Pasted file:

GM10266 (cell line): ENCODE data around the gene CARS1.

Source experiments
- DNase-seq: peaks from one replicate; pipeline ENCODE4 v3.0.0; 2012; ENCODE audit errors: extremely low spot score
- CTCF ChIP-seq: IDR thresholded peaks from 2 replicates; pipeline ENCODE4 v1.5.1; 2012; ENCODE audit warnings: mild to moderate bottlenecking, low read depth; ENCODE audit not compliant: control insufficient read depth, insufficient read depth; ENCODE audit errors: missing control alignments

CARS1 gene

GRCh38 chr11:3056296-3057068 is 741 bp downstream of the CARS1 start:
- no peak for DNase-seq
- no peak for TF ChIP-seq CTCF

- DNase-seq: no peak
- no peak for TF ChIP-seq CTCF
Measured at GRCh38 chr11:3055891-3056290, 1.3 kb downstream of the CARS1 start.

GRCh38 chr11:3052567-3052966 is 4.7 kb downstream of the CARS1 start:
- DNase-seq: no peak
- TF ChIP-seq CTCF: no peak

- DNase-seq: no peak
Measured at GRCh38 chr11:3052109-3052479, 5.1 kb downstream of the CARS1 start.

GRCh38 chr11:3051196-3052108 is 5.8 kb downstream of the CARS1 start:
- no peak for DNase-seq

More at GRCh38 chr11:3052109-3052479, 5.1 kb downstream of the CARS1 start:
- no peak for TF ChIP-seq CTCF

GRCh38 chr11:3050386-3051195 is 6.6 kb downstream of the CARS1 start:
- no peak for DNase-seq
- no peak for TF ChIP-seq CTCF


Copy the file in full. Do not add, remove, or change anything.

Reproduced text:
GM10266 (cell line): ENCODE data around the gene CARS1.

Source experiments
- DNase-seq: peaks from one replicate; pipeline ENCODE4 v3.0.0; 2012; ENCODE audit errors: extremely low spot score
- CTCF ChIP-seq: IDR thresholded peaks from 2 replicates; pipeline ENCODE4 v1.5.1; 2012; ENCODE audit warnings: mild to moderate bottlenecking, low read depth; ENCODE audit not compliant: control insufficient read depth, insufficient read depth; ENCODE audit errors: missing control alignments

CARS1 gene

GRCh38 chr11:3056296-3057068 is 741 bp downstream of the CARS1 start:
- no peak for DNase-seq
- no peak for TF ChIP-seq CTCF

- DNase-seq: no peak
- no peak for TF ChIP-seq CTCF
Measured at GRCh38 chr11:3055891-3056290, 1.3 kb downstream of the CARS1 start.

GRCh38 chr11:3052567-3052966 is 4.7 kb downstream of the CARS1 start:
- DNase-seq: no peak
- TF ChIP-seq CTCF: no peak

- DNase-seq: no peak
Measured at GRCh38 chr11:3052109-3052479, 5.1 kb downstream of the CARS1 start.

GRCh38 chr11:3051196-3052108 is 5.8 kb downstream of the CARS1 start:
- no peak for DNase-seq

More at GRCh38 chr11:3052109-3052479, 5.1 kb downstream of the CARS1 start:
- no peak for TF ChIP-seq CTCF

GRCh38 chr11:3050386-3051195 is 6.6 kb downstream of the CARS1 start:
- no peak for DNase-seq
- no peak for TF ChIP-seq CTCF